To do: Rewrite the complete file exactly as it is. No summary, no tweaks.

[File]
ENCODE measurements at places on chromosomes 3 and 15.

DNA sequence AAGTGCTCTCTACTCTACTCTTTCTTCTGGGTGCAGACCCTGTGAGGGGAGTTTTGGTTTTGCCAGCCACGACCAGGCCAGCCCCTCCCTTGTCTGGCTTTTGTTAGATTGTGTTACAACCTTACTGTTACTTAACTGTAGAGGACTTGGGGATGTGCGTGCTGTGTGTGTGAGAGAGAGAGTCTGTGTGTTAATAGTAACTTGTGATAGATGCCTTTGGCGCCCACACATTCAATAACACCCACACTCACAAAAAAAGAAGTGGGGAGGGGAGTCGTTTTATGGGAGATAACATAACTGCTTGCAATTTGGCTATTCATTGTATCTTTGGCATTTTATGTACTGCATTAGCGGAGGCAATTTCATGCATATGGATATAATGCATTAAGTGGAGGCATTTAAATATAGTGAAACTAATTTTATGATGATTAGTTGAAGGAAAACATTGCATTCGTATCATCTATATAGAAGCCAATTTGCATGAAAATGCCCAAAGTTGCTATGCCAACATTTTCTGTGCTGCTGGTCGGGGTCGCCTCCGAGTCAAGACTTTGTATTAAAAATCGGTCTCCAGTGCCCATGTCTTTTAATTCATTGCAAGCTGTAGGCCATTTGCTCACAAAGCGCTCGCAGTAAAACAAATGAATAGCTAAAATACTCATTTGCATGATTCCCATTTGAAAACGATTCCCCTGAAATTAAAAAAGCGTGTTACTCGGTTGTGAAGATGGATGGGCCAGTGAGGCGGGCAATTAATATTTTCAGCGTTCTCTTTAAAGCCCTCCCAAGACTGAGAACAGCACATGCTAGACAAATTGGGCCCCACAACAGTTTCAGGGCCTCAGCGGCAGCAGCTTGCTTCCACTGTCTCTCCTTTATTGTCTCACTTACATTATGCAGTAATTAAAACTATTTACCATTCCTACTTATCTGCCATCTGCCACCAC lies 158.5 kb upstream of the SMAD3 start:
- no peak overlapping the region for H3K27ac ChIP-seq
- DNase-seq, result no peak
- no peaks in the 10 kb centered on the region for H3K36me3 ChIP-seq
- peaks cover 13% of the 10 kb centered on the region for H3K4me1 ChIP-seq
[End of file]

ENCODE measurements at places on chromosomes 3 and 15.

DNA sequence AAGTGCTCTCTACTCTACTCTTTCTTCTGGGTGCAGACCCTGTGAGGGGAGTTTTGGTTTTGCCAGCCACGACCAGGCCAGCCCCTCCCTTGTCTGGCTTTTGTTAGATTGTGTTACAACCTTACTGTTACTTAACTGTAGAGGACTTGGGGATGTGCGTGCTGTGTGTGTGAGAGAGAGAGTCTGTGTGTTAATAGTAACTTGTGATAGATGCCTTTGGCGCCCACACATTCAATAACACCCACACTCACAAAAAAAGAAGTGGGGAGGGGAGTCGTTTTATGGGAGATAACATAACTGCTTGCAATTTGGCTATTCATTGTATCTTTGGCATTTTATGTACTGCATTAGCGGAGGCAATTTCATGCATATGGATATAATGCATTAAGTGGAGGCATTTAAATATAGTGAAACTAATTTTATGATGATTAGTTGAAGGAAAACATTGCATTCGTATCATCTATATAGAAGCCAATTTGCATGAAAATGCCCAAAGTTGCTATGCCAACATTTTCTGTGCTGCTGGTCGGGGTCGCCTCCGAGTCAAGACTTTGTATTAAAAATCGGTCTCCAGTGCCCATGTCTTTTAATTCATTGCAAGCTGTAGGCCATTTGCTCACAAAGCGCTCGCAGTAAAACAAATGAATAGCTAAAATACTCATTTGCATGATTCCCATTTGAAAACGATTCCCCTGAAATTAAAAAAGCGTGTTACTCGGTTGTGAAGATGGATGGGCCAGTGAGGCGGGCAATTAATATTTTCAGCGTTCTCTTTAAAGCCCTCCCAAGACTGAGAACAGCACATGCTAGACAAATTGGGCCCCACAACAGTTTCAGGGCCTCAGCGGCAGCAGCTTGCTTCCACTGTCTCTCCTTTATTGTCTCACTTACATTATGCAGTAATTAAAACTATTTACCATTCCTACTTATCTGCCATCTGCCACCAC lies 158.5 kb upstream of the SMAD3 start:
- no peak overlapping the region for H3K27ac ChIP-seq
- DNase-seq, result no peak
- no peaks in the 10 kb centered on the region for H3K36me3 ChIP-seq
- peaks cover 13% of the 10 kb centered on the region for H3K4me1 ChIP-seq